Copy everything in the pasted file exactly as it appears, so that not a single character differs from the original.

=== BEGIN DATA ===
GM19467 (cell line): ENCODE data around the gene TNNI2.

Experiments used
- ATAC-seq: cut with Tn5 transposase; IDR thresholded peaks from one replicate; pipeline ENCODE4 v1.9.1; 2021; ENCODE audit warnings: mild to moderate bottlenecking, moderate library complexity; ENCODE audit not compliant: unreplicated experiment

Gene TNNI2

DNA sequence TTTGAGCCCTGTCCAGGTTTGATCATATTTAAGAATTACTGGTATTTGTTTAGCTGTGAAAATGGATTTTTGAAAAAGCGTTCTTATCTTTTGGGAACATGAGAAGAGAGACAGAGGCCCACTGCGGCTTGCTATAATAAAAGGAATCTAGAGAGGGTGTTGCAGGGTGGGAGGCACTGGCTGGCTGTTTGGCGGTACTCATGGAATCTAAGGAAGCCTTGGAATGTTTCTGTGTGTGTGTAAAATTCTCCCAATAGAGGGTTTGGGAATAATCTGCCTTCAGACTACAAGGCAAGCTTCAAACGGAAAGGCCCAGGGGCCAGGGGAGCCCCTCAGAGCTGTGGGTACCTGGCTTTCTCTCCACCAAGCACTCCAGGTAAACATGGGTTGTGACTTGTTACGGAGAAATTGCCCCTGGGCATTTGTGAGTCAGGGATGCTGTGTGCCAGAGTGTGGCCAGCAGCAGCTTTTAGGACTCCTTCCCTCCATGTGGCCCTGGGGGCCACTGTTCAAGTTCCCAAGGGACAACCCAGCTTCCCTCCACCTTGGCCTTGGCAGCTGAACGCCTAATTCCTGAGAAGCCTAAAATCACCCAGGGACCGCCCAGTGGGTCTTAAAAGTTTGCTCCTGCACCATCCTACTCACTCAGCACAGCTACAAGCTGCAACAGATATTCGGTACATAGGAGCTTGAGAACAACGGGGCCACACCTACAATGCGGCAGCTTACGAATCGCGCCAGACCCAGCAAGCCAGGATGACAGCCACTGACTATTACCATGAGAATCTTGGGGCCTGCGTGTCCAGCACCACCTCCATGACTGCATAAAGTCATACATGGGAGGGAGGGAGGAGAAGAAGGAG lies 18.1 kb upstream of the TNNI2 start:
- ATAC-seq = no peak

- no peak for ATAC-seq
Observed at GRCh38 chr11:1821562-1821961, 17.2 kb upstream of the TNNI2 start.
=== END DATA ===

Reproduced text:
GM19467 (cell line): ENCODE data around the gene TNNI2.

Experiments used
- ATAC-seq: cut with Tn5 transposase; IDR thresholded peaks from one replicate; pipeline ENCODE4 v1.9.1; 2021; ENCODE audit warnings: mild to moderate bottlenecking, moderate library complexity; ENCODE audit not compliant: unreplicated experiment

Gene TNNI2

DNA sequence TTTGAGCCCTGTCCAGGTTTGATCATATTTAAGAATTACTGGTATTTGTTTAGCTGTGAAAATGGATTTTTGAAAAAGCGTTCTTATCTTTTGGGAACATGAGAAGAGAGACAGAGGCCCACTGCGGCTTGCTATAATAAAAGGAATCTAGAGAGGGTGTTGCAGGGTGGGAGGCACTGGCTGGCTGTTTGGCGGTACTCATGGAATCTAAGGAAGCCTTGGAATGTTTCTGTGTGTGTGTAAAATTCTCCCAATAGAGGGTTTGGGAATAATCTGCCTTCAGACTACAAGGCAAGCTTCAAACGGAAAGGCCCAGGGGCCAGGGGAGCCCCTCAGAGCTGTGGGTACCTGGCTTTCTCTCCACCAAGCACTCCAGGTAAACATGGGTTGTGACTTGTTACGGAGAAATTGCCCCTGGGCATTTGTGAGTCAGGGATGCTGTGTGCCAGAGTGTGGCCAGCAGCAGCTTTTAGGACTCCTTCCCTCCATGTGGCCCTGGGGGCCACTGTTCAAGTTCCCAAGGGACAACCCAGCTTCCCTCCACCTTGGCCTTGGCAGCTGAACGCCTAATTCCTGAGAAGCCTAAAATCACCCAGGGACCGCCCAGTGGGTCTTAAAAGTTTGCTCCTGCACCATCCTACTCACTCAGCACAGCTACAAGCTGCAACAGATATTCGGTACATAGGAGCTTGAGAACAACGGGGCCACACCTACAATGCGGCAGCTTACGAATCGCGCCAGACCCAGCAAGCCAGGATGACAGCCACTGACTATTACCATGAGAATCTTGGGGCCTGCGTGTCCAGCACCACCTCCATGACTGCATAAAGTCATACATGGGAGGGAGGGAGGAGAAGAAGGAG lies 18.1 kb upstream of the TNNI2 start:
- ATAC-seq = no peak

- no peak for ATAC-seq
Observed at GRCh38 chr11:1821562-1821961, 17.2 kb upstream of the TNNI2 start.